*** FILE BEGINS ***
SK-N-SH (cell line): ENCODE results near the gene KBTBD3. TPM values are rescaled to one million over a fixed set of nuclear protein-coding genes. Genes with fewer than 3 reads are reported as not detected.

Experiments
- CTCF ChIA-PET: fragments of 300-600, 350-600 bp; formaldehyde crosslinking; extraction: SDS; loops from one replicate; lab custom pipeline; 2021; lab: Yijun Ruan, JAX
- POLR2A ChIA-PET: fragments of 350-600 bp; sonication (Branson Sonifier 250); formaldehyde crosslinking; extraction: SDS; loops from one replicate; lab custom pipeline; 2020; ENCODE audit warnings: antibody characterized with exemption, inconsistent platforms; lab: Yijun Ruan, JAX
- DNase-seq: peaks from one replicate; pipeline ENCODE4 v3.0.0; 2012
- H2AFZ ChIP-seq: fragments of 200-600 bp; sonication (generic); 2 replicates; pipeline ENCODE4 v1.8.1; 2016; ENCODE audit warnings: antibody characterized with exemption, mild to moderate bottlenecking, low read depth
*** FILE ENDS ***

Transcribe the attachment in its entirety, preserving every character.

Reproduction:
SK-N-SH (cell line): ENCODE results near the gene KBTBD3. TPM values are rescaled to one million over a fixed set of nuclear protein-coding genes. Genes with fewer than 3 reads are reported as not detected.

Experiments
- CTCF ChIA-PET: fragments of 300-600, 350-600 bp; formaldehyde crosslinking; extraction: SDS; loops from one replicate; lab custom pipeline; 2021; lab: Yijun Ruan, JAX
- POLR2A ChIA-PET: fragments of 350-600 bp; sonication (Branson Sonifier 250); formaldehyde crosslinking; extraction: SDS; loops from one replicate; lab custom pipeline; 2020; ENCODE audit warnings: antibody characterized with exemption, inconsistent platforms; lab: Yijun Ruan, JAX
- DNase-seq: peaks from one replicate; pipeline ENCODE4 v3.0.0; 2012
- H2AFZ ChIP-seq: fragments of 200-600 bp; sonication (generic); 2 replicates; pipeline ENCODE4 v1.8.1; 2016; ENCODE audit warnings: antibody characterized with exemption, mild to moderate bottlenecking, low read depth